John Wall Award (You looked great but let's get that shooting percentage up)
C.J. McCollum, Portland Trail Blazers
McCollum looked scary good in his first game of summer league, scoring 22 points on 9 of 19 shooting from the field. Everything looked easy to him and it seemed like the Blazers were primed for another Damian Lillard type of experience in Vegas. Over the course of the next four games, McCollum shot 28 of 82 from the field (34.1 percent) and scored 83 points. He looked great at times, but much like John Wall's summer league appearance, you want him to get that shooting percentage way up in the regular season.
Scott Machado Award (Undrafted guy who did/definitely should get signed)
Dwight Buycks, Toronto Raptors
Last season, Scott Machado entered summer league as an undrafted player looking to get his foot in the door. Instead of just getting his foot in the door, he kicked it wide-open and walked in like he owned the place. Buycks' two summer league appearances (Orlando and Vegas) cemented the Raptors' decision to sign him to a deal. Buycks showed incredible poise in both summer leagues and a nice ability to make plays. If he ends up being the backup point guard in Toronto, he has a great chance at seizing the opportunity better than Machado did.
Runner-up: Stefhon Hannah, D-League Select
Most Improved Sophomore Award
Rivers looked like a lost puppy for all of last summer and last season as he had the worst debut campaign of all time. He was so bad right away that fans and pundits started wondering if he'd even make it through his rookie contract with the Pelicans. After this summer league, you're starting to see a much better understanding of his abilities and the NBA game for Rivers. It doesn't mean he's going to be an All-Star by any means, but he certainly is starting to stop the discussion of whether or not he even belongs on an NBA court. He went from 21.1 percent from the field in 2012 summer league to 48.8 percent.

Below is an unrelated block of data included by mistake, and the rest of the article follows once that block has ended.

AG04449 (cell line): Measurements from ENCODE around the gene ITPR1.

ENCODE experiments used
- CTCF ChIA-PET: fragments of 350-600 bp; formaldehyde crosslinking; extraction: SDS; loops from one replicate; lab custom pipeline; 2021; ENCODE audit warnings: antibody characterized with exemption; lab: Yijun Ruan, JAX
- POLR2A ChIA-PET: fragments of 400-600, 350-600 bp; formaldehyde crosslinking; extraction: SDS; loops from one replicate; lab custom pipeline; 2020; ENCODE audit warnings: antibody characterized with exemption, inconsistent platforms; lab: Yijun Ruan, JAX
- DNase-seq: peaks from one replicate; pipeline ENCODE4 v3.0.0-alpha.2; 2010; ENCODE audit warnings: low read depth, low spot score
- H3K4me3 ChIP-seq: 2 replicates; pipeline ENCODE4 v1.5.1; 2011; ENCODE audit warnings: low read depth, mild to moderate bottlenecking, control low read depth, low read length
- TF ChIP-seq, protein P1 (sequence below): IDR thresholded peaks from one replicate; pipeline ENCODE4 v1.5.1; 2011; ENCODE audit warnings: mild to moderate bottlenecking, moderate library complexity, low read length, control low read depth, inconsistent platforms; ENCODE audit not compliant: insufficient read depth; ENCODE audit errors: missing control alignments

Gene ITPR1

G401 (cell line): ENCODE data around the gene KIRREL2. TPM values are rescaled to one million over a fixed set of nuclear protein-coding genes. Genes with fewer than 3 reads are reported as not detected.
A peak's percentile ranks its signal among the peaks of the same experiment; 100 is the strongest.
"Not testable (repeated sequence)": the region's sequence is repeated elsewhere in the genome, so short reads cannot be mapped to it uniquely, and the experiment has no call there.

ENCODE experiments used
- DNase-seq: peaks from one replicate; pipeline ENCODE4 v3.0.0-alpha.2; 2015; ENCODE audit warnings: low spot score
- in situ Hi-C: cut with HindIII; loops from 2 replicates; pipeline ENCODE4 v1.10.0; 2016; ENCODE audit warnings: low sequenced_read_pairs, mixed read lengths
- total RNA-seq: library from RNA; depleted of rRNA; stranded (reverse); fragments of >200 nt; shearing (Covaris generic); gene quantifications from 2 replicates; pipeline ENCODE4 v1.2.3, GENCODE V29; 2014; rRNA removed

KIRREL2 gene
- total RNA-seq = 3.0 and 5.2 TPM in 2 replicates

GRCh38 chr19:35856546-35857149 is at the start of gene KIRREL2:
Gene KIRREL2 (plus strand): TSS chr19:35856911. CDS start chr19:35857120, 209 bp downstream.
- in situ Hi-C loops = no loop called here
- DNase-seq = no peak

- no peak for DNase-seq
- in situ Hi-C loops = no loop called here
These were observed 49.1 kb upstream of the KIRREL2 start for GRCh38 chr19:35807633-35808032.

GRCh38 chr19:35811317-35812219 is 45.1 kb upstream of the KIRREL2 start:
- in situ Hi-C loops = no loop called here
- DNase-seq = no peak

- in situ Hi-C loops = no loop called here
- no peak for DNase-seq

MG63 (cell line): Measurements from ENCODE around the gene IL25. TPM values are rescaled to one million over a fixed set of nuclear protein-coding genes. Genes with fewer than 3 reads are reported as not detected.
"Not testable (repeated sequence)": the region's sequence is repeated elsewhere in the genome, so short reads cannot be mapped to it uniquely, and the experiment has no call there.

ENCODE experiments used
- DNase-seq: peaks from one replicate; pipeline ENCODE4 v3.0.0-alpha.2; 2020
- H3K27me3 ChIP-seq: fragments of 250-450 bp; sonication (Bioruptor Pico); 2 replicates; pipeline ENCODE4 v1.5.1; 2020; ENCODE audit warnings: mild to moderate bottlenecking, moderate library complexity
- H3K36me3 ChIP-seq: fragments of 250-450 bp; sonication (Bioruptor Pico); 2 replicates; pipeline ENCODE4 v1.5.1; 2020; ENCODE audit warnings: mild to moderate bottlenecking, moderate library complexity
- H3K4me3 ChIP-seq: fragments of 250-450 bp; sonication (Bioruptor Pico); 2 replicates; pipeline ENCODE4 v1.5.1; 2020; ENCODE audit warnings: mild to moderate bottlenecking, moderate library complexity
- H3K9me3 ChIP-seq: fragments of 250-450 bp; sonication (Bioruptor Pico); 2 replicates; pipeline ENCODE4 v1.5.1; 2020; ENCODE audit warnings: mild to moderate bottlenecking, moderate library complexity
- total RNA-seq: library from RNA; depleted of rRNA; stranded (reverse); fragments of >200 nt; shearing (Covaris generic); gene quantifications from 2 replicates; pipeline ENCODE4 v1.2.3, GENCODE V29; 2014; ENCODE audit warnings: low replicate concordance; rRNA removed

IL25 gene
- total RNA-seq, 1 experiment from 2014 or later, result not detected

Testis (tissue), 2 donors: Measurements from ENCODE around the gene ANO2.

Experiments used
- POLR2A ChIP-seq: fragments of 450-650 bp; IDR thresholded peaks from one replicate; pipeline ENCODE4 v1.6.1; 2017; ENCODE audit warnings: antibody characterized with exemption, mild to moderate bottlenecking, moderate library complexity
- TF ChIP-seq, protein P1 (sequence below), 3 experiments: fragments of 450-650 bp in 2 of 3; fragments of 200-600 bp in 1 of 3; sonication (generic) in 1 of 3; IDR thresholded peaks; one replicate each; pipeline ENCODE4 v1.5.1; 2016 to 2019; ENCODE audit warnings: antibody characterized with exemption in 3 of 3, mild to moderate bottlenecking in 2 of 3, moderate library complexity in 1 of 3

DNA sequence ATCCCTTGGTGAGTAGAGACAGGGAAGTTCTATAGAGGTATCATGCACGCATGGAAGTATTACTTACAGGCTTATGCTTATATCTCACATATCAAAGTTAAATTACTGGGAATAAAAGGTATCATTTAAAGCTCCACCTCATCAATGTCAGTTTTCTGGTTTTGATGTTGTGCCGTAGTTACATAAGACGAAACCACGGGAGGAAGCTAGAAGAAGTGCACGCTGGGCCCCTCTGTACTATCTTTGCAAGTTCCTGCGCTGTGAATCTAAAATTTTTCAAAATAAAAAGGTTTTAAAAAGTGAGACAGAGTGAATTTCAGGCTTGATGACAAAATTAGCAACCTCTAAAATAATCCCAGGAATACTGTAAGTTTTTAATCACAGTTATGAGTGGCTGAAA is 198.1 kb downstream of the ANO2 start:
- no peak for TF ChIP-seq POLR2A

Runner-up: Kendall Marshall, Phoenix Suns
Gerald Green Award (Best dunk of the summer)
Kent Bazemore over Jackie Carmichael
Runner-up: Malcolm Thomas on O.D. Anosike
Ricky Rubio Award (Happiest person on the planet)
Lucas Nogueira, Atlanta Hawks
Lucas Nogueira is probably the happiest person in the world. He's always smiling, he's unbelievably polite, and it looks like he's incapable of being sad. He loved playing basketball in Vegas and he seemed excited to answer questions, even with a bit of a language barrier. I know people are drawn to the incredible hair of Nogueira and the shot of him on draft night trying to fit the hat on his head was great, but his attitude is just otherworldly.
Runner-up: John Shurna, Milwaukee Bucks
All Summer League Team (two guard spots, three frontcourt spots)
My All Summer League ballot wasn't too different from the team that ended up getting the honor. The only difference I had was putting Markieff Morris of the Phoenix Suns into the third frontcourt slot over Cody Zeller of the Charlotte Bobcats. Other than that, the teams were the exact same. Marquis Teague of the Chicago Bulls also deserved consideration for the guard spot, but Jeff Taylor won out.